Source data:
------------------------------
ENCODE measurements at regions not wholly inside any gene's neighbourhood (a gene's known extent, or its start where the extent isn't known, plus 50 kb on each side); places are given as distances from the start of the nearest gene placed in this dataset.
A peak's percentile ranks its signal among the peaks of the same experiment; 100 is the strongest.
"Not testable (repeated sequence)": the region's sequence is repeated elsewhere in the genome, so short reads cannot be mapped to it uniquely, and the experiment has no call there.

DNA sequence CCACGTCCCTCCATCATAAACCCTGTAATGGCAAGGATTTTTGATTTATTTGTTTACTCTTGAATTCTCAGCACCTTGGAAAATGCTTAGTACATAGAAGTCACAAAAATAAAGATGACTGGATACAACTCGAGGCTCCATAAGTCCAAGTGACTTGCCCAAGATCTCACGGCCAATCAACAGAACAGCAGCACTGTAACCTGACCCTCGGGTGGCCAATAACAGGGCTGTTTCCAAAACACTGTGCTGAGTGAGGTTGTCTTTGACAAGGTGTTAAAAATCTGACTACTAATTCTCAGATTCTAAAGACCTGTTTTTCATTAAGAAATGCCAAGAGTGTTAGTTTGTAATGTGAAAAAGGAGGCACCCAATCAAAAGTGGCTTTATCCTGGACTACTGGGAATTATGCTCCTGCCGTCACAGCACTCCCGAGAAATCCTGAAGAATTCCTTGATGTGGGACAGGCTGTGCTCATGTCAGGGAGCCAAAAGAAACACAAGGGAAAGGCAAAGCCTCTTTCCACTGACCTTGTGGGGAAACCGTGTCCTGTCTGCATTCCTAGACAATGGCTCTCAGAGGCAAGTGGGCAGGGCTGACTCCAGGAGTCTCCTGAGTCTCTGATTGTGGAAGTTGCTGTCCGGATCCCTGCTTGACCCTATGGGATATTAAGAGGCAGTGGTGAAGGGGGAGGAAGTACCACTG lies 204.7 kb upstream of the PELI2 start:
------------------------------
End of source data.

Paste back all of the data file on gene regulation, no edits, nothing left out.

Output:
ENCODE measurements at regions not wholly inside any gene's neighbourhood (a gene's known extent, or its start where the extent isn't known, plus 50 kb on each side); places are given as distances from the start of the nearest gene placed in this dataset.
A peak's percentile ranks its signal among the peaks of the same experiment; 100 is the strongest.
"Not testable (repeated sequence)": the region's sequence is repeated elsewhere in the genome, so short reads cannot be mapped to it uniquely, and the experiment has no call there.

DNA sequence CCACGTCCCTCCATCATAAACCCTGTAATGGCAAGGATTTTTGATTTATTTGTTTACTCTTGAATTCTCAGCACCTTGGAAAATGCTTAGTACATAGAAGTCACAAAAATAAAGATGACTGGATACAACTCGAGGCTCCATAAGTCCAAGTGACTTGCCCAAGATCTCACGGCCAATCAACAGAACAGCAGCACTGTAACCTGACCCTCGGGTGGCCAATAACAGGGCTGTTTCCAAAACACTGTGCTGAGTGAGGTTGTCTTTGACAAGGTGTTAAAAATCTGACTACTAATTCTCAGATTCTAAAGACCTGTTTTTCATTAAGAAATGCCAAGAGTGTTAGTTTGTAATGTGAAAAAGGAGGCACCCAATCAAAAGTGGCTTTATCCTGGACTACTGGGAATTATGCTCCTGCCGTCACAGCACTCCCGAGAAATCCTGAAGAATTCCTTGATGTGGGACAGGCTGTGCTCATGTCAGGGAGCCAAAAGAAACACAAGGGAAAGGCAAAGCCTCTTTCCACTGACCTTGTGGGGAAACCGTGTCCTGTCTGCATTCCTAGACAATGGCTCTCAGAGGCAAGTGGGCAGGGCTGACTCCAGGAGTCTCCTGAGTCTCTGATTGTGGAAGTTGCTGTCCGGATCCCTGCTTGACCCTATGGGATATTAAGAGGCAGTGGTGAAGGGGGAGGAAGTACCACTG lies 204.7 kb upstream of the PELI2 start: